Who was freer in this situation – me or my son? If we understand freedom as freedom of choice, my son was freer, because he had an additional choice about how to interpret my question. He could take it literally, or he could interpret it in the usual sense, as a request that was formulated as a question out of politeness. By contrast, I effectively renounced this choice and automatically relied on the conventional sense.

Now, imagine a world where many more people acted in everyday life the way my son did when he was teasing me. We would never know for sure what our partners in conversation wanted to say, and we would lose an immense amount of time pursuing pointless interpretations. Is this not an apt description of political life over the last decade? Donald Trump and other alt-right populists have capitalized on the fact that democratic politics relies on certain unwritten rules and customs, which they have violated when it suits them, while avoiding accountability by not always explicitly breaking the law.

In the United States, Trump’s Republican Party lackeys are pursuing such a strategy ahead of the next presidential election. According to a fringe legal theory that they have embraced, a loophole in federal election law would permit a state’s legislature to appoint its own presidential electors if the secretary of state decides that he or she cannot certify the result of an election. Republican election deniers are now running for the offices that they will need to override the will of the voters in 2024. The GOP thus is attempting to destroy one of the basic conditions of democracy: that all political participants speak the same language and follow the same rules. Otherwise, a country will find itself on the verge of civil war – an outcome that almost one-half of Americans now expect.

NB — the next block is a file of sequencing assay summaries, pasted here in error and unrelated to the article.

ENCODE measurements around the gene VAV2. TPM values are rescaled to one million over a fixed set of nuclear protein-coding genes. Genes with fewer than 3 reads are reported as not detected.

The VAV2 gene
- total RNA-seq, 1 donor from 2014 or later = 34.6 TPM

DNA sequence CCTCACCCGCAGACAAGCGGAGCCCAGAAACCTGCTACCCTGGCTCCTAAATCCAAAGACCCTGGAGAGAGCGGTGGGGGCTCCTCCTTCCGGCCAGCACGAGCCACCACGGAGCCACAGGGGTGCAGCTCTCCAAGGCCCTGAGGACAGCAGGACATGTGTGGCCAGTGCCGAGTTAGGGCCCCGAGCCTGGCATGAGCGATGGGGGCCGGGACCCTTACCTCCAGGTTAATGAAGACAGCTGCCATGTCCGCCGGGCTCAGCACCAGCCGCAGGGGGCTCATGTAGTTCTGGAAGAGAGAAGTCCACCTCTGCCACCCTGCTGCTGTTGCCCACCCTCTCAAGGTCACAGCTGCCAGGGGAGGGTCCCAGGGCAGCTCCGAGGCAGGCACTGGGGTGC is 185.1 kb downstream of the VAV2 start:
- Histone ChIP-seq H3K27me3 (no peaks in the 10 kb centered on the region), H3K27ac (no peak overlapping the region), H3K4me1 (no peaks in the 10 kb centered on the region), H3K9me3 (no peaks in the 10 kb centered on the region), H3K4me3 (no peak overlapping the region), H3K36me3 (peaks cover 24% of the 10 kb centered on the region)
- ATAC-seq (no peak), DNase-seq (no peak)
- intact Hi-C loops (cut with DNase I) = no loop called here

The same conditions apply to global politics. For international relations to work, all parties must at least speak the same language when they talk about concepts like freedom and occupation. Russia obviously is undermining this condition by describing its war of aggression in Ukraine as a “special operation” to “liberate” the country. But Ukraine’s government has also fallen into this trap. Addressing the Israeli Knesset on March 20, 2022, Ukrainian President Volodymyr Zelensky said: “We are in different countries and in completely different conditions. But the threat is the same: for both us and you – the total destruction of the people, state, culture. And even of the names: Ukraine, Israel.”